Thursday, April 24, 2008

The irony of privacy enhancing technologies

I reported last month that the Information and Privacy Commissioner has issued a report on the proposal to dramatically increase video surveillance on public transit in Toronto. (Canadian Privacy Law Blog: Ontario Commissioner releases detailed report on TTC surveillance cameras) has an extensive article on the Commissioner's suggestion that reversible faceblurring technology may make the system more palatable. I spoke with the author, Rosie Lombardi, at length on the topic who has done a good job of summing up my take on the topic:

More privacy-boosting technology begets more video surveillance

... A point that's often overlooked is that privacy legislation is ultimately about feelings, says David TS Fraser, a privacy lawyer at Halifax-based law firm McInnes Cooper. "Although the legislation is written in a way that talks about personally identifiable information and identity theft, it's ultimately designed to protect people's sensibilities about unwanted intrusions," he says.

PET technology may not be enough to address those sensibilities unless the rules governing the use of surveillance are stated. "While the technology may do a good job of limiting the actual intrusions, I'm not sure it does much to address people's feelings about being watched. Unless the policies and procedures around surveillance are clearly communicated, it won't diminish that visceral feeling of unease about being spied upon."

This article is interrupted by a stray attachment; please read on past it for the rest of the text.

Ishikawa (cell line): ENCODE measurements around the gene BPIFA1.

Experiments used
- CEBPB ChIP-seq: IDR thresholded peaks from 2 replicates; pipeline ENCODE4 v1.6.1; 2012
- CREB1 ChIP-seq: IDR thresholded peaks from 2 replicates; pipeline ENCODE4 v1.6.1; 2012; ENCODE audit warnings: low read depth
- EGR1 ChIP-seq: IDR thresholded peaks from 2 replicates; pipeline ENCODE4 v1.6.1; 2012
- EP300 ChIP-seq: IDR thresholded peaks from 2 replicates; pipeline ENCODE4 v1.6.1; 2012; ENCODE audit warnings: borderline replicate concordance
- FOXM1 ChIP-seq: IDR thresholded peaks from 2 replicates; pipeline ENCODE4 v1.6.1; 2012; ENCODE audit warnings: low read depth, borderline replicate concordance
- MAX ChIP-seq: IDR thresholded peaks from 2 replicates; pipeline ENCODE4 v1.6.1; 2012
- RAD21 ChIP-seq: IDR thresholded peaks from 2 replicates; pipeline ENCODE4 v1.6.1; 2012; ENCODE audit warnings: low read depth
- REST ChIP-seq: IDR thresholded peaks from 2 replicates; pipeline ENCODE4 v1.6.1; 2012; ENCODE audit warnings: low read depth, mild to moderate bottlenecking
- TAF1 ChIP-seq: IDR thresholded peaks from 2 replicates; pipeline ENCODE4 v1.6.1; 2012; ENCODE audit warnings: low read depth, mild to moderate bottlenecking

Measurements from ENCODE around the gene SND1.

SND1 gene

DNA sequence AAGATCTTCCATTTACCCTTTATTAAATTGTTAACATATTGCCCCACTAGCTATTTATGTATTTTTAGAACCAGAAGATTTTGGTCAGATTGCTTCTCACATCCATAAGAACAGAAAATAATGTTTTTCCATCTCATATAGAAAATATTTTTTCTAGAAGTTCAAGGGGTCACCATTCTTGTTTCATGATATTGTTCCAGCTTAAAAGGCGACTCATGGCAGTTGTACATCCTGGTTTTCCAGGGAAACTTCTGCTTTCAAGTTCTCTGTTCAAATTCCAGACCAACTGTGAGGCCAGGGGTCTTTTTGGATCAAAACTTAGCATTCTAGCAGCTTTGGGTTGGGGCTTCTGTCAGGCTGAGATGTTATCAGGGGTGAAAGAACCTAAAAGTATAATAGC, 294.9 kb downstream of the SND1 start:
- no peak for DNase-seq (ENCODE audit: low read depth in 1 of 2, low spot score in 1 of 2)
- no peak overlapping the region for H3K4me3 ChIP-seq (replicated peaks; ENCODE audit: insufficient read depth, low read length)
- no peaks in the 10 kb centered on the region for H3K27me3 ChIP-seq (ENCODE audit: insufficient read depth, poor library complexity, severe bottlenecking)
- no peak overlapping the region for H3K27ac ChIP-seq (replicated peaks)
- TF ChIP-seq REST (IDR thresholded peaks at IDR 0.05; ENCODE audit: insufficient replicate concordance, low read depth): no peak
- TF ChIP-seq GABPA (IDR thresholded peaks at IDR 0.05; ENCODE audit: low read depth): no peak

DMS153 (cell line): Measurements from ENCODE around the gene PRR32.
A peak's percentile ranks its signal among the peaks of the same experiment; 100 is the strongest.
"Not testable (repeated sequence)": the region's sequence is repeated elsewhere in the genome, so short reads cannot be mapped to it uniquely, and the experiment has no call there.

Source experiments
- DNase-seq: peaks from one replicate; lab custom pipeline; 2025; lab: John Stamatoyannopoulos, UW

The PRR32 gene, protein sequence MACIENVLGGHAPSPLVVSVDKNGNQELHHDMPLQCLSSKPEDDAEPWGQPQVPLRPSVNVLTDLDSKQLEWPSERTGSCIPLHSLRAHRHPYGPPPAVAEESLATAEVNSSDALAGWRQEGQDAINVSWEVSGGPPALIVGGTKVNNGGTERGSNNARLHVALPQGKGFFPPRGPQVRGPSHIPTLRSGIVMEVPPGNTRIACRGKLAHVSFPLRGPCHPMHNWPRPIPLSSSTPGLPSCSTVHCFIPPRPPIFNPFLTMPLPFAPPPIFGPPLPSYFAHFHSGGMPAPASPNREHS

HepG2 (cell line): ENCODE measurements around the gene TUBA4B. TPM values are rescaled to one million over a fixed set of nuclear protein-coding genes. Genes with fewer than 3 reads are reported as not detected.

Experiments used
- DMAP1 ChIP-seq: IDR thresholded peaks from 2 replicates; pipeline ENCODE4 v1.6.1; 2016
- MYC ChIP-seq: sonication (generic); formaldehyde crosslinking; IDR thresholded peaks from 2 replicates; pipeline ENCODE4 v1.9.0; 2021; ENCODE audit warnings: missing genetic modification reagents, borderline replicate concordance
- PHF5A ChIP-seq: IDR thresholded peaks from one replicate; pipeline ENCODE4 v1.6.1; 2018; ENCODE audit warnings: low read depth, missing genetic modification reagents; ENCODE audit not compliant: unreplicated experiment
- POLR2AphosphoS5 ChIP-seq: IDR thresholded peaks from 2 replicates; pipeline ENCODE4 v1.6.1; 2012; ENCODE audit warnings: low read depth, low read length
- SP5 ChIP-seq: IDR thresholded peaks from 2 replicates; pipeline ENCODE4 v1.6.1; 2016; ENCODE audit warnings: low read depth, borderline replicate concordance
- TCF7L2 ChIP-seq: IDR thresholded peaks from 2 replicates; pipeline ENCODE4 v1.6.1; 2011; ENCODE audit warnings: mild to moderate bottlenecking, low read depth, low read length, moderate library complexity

Fear of the unknown is at the core. "If you see a cop at a corner, you can tell from his uniform who he is, what he's looking at, and if you've aroused his suspicions," he says. "But a camera is completely faceless. You don't know who's watching and how the information captured is used - will it wind up on late-night television?"

He notes a significant number of videos in these shows displaying people caught in embarrassing situations come out of Britain, where an extensive network of cameras in public places is rousing a public backlash. Cavoukian noted in her report that U.K. camera operators have caught entertaining themselves by zooming in on attractive women. "If you're going to outsource surveillance to a bunch of badly-paid guys locked in dark rooms, they're going to see more bums than bombs," agrees Fraser.

He concedes that automating the enforcement of policies and procedures around surveillance with PET technology rather than relying on fallible human operators to refrain from misusing the information offers some comfort. But he warns this may have the unintended effect of increasing video surveillance. "Unfortunately, this stuff makes it more acceptable to put video cameras all over the place, and by making it better and safer with less intrusive technology, it may ironically lead to more surveillance."

1 comment:

Kevin said...

David, aside from faling to diminish fears of surveillance, are there any actual shortcomings in existing PETs when it comes to actual privacy protection?